I can keep straight in my head all the dates and endless elements of a dozen college application pieces for a child, but I can not figure out how to turn down the alarm on my cool new phone to save my life.
I can—and do—cook mostly without recipes at this point, but I drive around with one headlight burned out because the thought of spending actual energy to go get it replaced just seems wasteful to me.
I recently got excited about learning there are these vertical bin-things in which to store wrapping paper so it doesn’t get all crinkly (never mind that that is what you do with wrapping paper—you unwrap it and crumple it up), but I keep exactly all my nightstand drawers full of I don’t even know what junk and it bothers me not in the least.
Said differently, I’m not motivated to organize my kitchen cabinets where I co-mingle spices and a random assortment of other necessary things, but I will go to war over wrongly arranged throw pillows in our living space.
I will engender all the warm feelings of welcome in my house, but I am just as content to eat lunch by myself in a restaurant and am easily annoyed by people who seem unwilling to be alone with their thoughts that run wild when they are otherwise undistracted.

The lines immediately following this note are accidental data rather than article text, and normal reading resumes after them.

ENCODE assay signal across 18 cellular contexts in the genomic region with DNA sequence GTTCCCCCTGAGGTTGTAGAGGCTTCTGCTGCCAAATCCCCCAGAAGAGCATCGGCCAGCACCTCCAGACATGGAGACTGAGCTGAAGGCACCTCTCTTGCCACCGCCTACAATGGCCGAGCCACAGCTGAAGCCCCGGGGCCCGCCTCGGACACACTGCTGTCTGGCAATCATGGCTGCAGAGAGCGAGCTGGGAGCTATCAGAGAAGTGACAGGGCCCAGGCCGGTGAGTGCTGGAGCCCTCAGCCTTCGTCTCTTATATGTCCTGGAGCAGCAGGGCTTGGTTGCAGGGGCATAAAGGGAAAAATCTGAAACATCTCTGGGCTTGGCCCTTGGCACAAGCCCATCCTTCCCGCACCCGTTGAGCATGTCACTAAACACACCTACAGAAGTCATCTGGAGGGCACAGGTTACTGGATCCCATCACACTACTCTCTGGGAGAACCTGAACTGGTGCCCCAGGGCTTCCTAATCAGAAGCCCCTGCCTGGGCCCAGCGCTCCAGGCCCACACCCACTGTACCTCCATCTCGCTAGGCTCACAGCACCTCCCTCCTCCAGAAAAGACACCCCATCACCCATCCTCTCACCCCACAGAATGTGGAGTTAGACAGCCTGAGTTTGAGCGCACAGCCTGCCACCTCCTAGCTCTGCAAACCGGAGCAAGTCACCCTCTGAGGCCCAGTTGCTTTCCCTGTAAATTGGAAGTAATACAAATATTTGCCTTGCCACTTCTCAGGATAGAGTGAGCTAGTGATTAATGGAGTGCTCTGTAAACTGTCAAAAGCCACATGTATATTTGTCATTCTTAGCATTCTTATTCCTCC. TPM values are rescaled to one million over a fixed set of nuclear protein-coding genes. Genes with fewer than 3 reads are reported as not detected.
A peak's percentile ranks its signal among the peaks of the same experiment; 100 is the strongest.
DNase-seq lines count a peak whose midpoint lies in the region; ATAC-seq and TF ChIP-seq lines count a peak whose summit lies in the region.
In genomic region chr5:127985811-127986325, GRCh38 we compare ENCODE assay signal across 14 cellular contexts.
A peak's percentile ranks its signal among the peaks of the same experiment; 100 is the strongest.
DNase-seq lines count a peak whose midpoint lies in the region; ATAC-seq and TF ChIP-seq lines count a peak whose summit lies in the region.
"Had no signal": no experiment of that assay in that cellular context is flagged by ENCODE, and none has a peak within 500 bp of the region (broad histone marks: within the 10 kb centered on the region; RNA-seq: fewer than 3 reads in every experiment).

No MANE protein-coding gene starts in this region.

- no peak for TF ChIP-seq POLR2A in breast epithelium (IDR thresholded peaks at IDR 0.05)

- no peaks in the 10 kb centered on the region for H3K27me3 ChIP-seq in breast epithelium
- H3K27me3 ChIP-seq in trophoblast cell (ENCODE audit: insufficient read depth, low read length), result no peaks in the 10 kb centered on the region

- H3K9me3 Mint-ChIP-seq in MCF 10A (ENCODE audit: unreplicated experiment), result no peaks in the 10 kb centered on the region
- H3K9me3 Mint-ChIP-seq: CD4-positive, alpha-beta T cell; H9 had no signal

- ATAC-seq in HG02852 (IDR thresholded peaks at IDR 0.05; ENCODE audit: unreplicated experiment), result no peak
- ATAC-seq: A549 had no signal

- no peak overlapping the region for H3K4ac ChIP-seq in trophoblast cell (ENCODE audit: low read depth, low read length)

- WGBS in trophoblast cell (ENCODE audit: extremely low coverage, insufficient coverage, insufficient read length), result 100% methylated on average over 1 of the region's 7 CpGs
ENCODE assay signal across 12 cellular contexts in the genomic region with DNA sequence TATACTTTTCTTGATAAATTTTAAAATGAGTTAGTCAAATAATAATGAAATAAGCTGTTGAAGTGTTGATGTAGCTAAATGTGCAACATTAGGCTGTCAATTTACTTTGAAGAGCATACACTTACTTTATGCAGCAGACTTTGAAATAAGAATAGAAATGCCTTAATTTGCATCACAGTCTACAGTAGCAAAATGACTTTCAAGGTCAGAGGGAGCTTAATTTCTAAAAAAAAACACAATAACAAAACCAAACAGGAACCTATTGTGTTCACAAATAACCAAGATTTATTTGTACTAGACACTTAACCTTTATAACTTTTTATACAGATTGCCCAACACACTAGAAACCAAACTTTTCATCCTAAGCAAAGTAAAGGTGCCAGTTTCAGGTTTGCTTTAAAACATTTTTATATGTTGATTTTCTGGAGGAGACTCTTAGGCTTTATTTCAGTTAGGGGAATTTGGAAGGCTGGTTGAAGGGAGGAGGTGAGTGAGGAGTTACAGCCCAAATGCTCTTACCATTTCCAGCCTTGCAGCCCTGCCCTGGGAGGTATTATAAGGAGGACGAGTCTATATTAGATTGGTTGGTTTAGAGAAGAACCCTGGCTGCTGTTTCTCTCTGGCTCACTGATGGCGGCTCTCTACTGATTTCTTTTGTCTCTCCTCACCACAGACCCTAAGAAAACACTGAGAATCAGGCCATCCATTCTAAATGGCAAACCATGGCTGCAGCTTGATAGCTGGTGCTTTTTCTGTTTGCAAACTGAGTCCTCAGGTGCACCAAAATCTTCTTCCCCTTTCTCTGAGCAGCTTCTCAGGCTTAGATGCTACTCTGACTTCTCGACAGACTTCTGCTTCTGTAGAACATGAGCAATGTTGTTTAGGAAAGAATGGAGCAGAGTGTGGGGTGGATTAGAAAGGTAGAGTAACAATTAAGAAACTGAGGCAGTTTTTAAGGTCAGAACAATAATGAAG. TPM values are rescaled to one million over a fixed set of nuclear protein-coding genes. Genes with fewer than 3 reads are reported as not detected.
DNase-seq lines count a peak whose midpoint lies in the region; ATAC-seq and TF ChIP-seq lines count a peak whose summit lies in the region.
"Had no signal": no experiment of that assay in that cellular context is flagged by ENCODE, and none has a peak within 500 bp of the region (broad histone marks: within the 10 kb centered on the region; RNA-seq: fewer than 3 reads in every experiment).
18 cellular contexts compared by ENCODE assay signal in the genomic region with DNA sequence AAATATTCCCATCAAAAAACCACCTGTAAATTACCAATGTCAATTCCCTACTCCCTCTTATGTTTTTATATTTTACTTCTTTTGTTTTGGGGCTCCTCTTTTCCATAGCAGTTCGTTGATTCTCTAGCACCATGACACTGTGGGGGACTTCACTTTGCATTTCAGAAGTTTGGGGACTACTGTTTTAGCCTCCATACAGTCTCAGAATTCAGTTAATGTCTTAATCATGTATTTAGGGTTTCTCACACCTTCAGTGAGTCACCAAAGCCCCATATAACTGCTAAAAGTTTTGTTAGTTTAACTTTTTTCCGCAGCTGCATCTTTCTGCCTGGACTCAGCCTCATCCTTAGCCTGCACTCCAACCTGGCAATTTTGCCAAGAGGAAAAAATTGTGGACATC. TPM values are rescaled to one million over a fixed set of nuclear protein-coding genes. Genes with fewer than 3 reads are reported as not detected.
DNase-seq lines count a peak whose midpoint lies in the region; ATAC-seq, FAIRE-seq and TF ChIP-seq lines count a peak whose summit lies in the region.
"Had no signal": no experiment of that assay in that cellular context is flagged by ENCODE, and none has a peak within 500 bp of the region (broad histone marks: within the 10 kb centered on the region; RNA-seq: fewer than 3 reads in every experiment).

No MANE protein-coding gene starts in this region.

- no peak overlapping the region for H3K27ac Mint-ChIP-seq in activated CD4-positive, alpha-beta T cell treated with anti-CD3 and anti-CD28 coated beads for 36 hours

I can not tell you what uninteresting things we have in the unfinished part of our garage because nobody needs to care that we now own an adjustable ladder or somehow have boxing gloves, but I will instantly know if you have touched any bookshelf in my domain, and I will likely end you.
Friends, I can’t tell you why some things light me up and other things burn me out. I just know we’re all put together with things that are good and things that are bad and all the other things in between that make us who we are.
Here’s the thing: It’s A-OK to be all these things.
Somebody somewhere in your life woke up this morning on a rocky shore, having been tossed around in a storm for the preceding days and weeks, and they’re emotionally or spiritually shipwrecked.
But they’re still all the other things, too. They’re survivors and strong swimmers and somebody else’s likely hero in a story you didn’t witness.
And I’m not metaphorically talking about politics, with everybody everywhere running hot. Life was already full of the good, the bad, and the other.
I’m talking about midlife, this space we fill up with ALL THESE THINGS that we have to continually sort through to make space to breathe deeply.
The headlights and the cabinets and the ladders and the junk-drawers and bookshelves and the phones and the pillows and the applications and the boxing gloves and the meals and the thoughts that stampede through our brains. ALL THESE THINGS.
We are all these things. And it is perfectly all right.
Because we are midlifers, strong swimmers, and unsung heroes. Even on a rocky shore. Even with a burned-out light.
Because we can cook without directions. We can remember the really important things and not waste space on the stupid stuff. And perhaps, most importantly, we’ve learned how to keep our own company—the good, the bad, and the other.
Originally published on the author’s Facebook page